Organizations today face numerous challenges: worldwide competitors, changes in information technology, increased reliance on knowledge workers, and a shifting economic environment. Faced with the difficulty of securing advantage by traditional means, management has increasingly focused on employees as a key asset and driver of productivity. Many organizations have adopted the human capital theory, which holds that employees form an asset of the organization. Organizations will seek to maximize their human capital as a differentiator. Presumably, an organization that invests in its human capital will find itself rewarded with increased productivity and higher returns. But here is where the problem develops. Although it makes theoretical sense to label human capital as an asset, employees differ from other forms of assets. The organization has no ownership interest in the employees and the human capital that they represent. Instead, only the employment relationship secures the retention of human capital. Investment by an organization in its human capital, in its employees, leads to a paradox. And to date, proponents of the human capital theory, in their eagerness to create a new strategic role for the human resources department, have not addressed this paradox. A company that invests in its employees, providing those employees with new skills and knowledge, will find that it has increased the employee's value. This added value, however, does not necessarily correspond to increased value for the employer. Instead, gained skills and knowledge and experience will enhance the employee's mobility, permitting her to transfer the benefits of the organization's investment to a competitor. A company that invests in human capital without taking the steps to secure that capital will find its investment flowing to its competition. The employment relationship, the relationship that binds human capital to the organization, is an odd beast. For the most part, the employment relationship is governed not by contract, but by a complicated mix of common law and statutes, both state and federal. To preserve its investment in human capital, management needs to understand this peculiar area of the law. The law provides several tools to manage the employment relationship. The best tool to solve the problem of preservation and retention of the organization's human capital is the noncompete agreement. I conclude the article by discussing the drafting of an enforceable noncompete agreement. The noncompete agreement, carefully drafted and tailored to the employee's situation, will help firms to retain the benefit of investment in their workforce. Employees governed by a noncompete agreement are less likely to leave the company. Furthermore, in the event that the employee decides to leave, the noncompete agreement will prevent the employee from immediately taking his new skills and experience to a competitor.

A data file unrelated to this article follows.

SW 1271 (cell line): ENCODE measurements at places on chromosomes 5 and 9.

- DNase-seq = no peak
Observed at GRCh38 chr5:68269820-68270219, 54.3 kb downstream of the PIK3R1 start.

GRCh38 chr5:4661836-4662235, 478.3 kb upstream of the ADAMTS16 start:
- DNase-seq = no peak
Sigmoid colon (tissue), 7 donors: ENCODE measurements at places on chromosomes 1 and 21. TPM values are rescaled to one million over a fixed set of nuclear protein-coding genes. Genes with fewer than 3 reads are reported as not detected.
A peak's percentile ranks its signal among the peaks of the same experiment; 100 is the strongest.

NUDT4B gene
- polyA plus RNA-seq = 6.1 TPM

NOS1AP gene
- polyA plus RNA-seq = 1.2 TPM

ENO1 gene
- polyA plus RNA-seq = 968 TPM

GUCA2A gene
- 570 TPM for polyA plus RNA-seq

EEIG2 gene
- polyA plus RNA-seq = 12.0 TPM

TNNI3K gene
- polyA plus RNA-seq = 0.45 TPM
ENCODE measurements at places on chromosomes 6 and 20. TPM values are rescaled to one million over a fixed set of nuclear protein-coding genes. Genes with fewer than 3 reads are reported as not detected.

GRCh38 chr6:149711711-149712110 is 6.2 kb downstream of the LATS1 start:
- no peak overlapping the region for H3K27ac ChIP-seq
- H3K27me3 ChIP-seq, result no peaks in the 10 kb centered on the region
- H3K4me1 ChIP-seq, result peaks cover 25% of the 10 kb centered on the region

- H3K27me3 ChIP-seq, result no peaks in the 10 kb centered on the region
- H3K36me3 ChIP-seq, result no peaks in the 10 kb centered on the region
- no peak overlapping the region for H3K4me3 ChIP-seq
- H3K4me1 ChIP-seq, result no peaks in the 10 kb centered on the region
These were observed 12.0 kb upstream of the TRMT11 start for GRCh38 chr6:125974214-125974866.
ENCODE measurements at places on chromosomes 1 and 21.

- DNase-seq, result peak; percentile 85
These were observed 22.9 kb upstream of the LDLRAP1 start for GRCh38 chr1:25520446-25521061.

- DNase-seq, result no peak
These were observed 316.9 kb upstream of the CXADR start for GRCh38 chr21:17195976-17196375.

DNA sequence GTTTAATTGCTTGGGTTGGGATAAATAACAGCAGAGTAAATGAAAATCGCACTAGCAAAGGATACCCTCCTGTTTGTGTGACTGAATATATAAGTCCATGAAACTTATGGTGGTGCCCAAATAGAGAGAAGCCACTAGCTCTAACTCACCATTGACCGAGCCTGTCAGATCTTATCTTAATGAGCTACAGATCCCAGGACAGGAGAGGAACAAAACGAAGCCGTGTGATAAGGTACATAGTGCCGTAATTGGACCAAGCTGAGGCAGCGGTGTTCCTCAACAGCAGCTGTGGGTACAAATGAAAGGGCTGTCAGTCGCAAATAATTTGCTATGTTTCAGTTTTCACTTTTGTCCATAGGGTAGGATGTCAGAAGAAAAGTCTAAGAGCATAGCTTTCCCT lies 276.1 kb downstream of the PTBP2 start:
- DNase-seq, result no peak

Griffin Toronjo Pivateau,
Preserving Human Capital: Using the Noncompete Agreement to Achieve Competitive Advantage,
4 J. Bus. Entrepreneurship & L.
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